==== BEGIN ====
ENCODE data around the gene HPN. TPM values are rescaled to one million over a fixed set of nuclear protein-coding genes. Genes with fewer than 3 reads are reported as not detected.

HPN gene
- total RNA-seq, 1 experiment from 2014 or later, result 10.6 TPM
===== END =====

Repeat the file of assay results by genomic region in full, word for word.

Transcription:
ENCODE data around the gene HPN. TPM values are rescaled to one million over a fixed set of nuclear protein-coding genes. Genes with fewer than 3 reads are reported as not detected.

HPN gene
- total RNA-seq, 1 experiment from 2014 or later, result 10.6 TPM